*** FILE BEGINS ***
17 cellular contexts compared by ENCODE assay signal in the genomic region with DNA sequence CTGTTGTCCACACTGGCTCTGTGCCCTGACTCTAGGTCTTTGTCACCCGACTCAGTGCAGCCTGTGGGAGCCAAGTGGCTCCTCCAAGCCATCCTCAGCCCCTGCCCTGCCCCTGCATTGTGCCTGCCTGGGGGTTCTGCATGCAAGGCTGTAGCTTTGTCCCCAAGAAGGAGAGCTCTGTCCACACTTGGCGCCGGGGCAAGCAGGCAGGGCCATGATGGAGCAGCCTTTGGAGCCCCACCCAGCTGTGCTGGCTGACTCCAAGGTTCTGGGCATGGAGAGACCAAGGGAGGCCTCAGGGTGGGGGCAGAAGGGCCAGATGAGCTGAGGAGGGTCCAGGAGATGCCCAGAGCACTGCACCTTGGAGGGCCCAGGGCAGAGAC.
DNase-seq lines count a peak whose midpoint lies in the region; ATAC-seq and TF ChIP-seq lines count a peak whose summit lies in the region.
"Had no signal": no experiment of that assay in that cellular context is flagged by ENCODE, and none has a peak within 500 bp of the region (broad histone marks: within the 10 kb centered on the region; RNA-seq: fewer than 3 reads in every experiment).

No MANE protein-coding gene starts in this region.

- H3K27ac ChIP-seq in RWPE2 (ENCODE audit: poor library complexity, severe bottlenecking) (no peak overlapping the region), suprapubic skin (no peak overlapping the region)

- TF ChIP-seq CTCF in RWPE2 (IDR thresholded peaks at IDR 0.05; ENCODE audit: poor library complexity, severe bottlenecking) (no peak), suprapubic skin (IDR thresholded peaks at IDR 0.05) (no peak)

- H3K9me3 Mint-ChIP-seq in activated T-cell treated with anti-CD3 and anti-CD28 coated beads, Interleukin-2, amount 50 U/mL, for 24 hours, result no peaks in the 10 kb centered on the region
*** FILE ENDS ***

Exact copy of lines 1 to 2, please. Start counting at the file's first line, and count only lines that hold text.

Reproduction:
17 cellular contexts compared by ENCODE assay signal in the genomic region with DNA sequence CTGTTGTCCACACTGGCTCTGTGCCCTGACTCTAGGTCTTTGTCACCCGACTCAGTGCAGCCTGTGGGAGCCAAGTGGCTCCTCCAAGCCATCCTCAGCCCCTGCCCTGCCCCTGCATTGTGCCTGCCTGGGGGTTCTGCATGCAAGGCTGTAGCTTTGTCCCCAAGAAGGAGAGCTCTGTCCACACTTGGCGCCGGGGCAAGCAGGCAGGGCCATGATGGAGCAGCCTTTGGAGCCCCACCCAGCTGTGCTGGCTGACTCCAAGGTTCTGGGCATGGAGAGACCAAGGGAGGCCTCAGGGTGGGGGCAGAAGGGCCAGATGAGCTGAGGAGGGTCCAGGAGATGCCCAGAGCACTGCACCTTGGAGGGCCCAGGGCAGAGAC.
DNase-seq lines count a peak whose midpoint lies in the region; ATAC-seq and TF ChIP-seq lines count a peak whose summit lies in the region.